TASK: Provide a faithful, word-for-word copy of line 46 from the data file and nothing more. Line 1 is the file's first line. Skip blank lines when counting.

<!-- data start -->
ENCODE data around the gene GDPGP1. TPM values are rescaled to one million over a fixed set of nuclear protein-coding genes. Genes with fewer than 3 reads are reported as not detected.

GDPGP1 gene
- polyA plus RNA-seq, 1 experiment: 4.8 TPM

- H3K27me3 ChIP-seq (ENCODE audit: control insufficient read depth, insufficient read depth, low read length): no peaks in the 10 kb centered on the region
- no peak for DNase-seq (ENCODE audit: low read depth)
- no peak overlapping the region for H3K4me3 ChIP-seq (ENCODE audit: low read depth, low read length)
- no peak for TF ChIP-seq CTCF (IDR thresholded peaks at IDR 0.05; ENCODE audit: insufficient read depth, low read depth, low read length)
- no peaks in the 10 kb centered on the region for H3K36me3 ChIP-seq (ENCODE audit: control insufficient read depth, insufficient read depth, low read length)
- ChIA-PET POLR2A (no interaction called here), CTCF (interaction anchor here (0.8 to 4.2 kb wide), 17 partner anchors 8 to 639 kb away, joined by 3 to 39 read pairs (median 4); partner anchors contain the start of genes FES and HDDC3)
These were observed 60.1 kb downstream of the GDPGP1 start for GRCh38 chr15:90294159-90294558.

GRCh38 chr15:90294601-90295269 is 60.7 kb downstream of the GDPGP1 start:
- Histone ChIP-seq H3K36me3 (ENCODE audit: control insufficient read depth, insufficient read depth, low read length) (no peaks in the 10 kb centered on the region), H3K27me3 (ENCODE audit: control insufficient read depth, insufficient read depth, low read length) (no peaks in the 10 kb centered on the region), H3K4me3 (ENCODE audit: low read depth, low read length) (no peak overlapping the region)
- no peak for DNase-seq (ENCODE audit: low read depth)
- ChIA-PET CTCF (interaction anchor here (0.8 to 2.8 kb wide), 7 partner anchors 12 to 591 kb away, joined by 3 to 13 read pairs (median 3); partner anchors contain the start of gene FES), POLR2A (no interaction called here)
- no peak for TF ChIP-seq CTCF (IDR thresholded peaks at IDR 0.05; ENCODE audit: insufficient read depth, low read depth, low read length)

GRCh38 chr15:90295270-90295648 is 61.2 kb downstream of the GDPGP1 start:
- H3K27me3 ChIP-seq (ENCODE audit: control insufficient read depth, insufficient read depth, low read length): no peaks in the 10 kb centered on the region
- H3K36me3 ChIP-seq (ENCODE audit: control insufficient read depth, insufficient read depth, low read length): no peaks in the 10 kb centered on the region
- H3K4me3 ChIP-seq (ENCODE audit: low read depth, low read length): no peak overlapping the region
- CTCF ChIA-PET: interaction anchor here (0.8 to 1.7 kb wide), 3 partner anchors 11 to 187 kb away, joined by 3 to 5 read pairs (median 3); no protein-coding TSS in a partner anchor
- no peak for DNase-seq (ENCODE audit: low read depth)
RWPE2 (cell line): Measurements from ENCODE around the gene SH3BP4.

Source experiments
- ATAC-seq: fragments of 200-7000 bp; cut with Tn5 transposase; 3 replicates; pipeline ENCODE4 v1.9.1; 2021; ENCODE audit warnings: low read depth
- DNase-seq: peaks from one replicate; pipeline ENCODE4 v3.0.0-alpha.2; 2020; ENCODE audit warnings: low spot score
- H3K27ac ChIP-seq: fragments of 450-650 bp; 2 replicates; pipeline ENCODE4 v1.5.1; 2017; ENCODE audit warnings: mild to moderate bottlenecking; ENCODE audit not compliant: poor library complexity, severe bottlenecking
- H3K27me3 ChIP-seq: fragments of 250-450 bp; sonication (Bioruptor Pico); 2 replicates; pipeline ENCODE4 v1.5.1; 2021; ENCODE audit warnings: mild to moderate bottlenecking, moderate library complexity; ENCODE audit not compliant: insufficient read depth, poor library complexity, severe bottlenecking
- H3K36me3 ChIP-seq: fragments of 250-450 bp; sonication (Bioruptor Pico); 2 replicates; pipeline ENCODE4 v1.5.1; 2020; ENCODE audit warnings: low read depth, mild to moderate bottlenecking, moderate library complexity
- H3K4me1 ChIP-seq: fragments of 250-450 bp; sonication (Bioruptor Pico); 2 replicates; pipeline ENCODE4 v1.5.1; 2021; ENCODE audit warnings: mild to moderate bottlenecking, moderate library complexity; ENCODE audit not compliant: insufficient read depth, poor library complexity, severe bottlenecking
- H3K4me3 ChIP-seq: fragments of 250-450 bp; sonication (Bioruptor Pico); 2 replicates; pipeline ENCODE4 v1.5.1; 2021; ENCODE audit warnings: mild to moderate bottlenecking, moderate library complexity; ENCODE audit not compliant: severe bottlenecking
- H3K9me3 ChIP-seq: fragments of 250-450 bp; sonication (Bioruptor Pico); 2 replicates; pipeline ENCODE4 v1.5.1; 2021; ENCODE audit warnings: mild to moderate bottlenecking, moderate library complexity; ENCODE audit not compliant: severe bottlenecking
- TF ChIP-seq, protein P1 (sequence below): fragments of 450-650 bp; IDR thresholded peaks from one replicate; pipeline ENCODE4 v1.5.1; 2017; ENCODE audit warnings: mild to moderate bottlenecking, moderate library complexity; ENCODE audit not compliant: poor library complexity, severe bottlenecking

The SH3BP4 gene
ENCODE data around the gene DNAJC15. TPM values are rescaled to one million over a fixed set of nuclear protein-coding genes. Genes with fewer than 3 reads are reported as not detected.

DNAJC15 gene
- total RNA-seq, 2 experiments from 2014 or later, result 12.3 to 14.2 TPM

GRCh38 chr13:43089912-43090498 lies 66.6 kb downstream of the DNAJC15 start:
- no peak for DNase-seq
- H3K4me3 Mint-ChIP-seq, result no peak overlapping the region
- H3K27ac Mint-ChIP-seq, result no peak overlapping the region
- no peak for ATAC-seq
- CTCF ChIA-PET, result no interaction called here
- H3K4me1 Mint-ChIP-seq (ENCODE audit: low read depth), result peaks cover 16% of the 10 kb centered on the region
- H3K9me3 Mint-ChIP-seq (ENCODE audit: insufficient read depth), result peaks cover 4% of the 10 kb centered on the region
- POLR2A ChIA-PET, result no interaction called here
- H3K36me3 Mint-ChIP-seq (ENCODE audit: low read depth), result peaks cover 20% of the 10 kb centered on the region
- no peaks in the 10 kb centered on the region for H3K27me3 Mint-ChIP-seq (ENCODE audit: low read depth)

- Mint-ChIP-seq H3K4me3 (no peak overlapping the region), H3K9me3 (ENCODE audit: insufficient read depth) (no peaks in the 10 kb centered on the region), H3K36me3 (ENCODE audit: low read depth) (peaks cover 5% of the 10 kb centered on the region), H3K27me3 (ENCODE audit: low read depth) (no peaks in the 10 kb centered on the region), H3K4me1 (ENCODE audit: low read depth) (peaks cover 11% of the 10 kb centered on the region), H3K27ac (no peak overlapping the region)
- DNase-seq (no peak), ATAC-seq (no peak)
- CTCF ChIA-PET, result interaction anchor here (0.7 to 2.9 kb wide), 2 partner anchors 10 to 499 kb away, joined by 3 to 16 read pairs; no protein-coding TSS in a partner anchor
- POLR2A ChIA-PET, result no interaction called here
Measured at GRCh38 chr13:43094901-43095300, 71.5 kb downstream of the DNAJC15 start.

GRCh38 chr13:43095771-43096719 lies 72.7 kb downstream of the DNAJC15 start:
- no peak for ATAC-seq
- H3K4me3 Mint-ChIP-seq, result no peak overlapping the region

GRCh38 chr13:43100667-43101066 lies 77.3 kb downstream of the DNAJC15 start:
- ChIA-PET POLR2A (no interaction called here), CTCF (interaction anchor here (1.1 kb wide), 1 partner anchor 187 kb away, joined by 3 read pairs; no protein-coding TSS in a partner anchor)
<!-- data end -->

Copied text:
- H3K36me3 Mint-ChIP-seq (ENCODE audit: low read depth), result peaks cover 20% of the 10 kb centered on the region